Panel agrees on testing, diploma plans
House and Senate negotiators have hammered out an agreement to reduce high-stakes tests and overhaul diploma plans for Texas public school students.
Under the final deal for House Bill 5, the number of end-of-course exams required for graduation will fall from 15 to five: U.S. history, algebra, biology and ninth- and 10th-grade English. The English tests will cover both reading and writing.
School districts will also have the option of giving students end-of-course exams in advanced algebra and 11th-grade English.
The current graduation plan known as the 4x4 — four years each of math, science, social studies and English — will be replaced with more flexible options requiring only three years of math, science and social studies.
To qualify for automatic college admission under the state’s top 10 percent provision, students will be required to adhere to the “distinguished” diploma plan, which is akin to the current 4x4.
Both chambers must take a final up-or-down vote before the bill heads to Gov. Rick Perry.
Commissioner announces departure
Texas Insurance Commissioner Eleanor Kitzman told her staff Thursday that she will not continue as head of the state’s insurance regulatory agency.
She cannot serve beyond Monday, the final day of the legislative session, because her appointment has not been confirmed by the state Senate.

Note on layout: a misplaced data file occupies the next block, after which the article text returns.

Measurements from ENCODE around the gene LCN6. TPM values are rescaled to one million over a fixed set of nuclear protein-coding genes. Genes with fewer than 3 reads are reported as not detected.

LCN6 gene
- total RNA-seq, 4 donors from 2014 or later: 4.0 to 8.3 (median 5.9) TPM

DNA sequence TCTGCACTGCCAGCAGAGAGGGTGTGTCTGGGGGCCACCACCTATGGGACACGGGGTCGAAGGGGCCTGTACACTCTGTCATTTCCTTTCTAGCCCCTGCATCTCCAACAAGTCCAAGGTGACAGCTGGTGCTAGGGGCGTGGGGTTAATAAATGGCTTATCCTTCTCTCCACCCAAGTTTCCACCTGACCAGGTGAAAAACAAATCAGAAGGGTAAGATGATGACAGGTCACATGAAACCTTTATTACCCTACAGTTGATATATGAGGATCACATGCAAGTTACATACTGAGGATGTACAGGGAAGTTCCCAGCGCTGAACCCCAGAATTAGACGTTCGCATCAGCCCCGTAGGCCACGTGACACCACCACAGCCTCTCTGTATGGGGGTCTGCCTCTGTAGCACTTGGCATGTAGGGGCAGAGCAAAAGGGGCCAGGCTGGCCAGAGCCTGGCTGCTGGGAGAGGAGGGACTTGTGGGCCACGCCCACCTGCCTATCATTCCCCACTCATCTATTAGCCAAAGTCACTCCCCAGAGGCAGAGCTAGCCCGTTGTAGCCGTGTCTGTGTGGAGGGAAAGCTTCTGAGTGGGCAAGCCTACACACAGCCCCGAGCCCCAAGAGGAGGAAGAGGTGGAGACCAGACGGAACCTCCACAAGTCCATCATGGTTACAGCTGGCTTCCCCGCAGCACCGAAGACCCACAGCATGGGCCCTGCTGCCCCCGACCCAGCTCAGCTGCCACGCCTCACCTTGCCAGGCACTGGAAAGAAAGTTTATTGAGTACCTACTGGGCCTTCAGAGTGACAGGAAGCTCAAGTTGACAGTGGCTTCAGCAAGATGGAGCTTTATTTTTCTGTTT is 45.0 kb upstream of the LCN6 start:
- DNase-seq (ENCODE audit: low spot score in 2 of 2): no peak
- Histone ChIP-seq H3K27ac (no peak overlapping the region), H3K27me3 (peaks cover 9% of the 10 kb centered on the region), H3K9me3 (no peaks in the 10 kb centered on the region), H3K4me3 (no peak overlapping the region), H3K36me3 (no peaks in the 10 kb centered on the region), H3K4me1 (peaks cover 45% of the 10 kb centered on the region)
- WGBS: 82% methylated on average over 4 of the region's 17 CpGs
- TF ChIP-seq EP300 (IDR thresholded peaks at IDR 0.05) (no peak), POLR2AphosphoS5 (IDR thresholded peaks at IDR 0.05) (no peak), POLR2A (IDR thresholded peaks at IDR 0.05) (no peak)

Kitzman, who has led the Texas Department of Insurance since the summer of 2011, was appointed by Gov. Rick Perry between legislative sessions and never received the necessary confirmation of two-thirds of the Senate.
Glenn Hegar, R-Katy, chairman of the Senate Nominations Committee, said his committee would not consider Kitzman unless he had received a formal letter of appointment from Perry.
The letter never came, and Kitzman’s confirmation was not put to a vote.
Perry’s office released a statement Friday acknowledging that Kitzman would be departing.
Kitzman struggled from the beginning of the session to gain traction for her confirmation.
Democrats criticized her as being too close to the industry.
Some Republicans — particularly the chamber’s physicians — also had issues with her.
“She has ignored a lot of rules” to the benefit of insurers, Sen. Bob Deuell, R-Greenville, said in February.
The commissioner had always defended herself against allegations of being pro-industry.
Lawmakers set up endangered panel
How the state responds to the listing of an endangered species will be coordinated by a special task force under a bill lawmakers sent to the governor Friday creating the Coordinated State Endangered Species Response Committee.
The committee would include the attorney general, the comptroller and officials from the Departments of Agriculture and Transportation, the Railroad Commission, the General Land Office and Texas Parks and Wildlife.
Republican leaders have long complained about federal endangered species laws, saying they hurt the Texas economy. More than 100 species could be added to the endangered list in Texas in the next decade.
The committee would make sure all state agencies respond in a coordinated manner, either by filing lawsuits or by drafting conservation plans.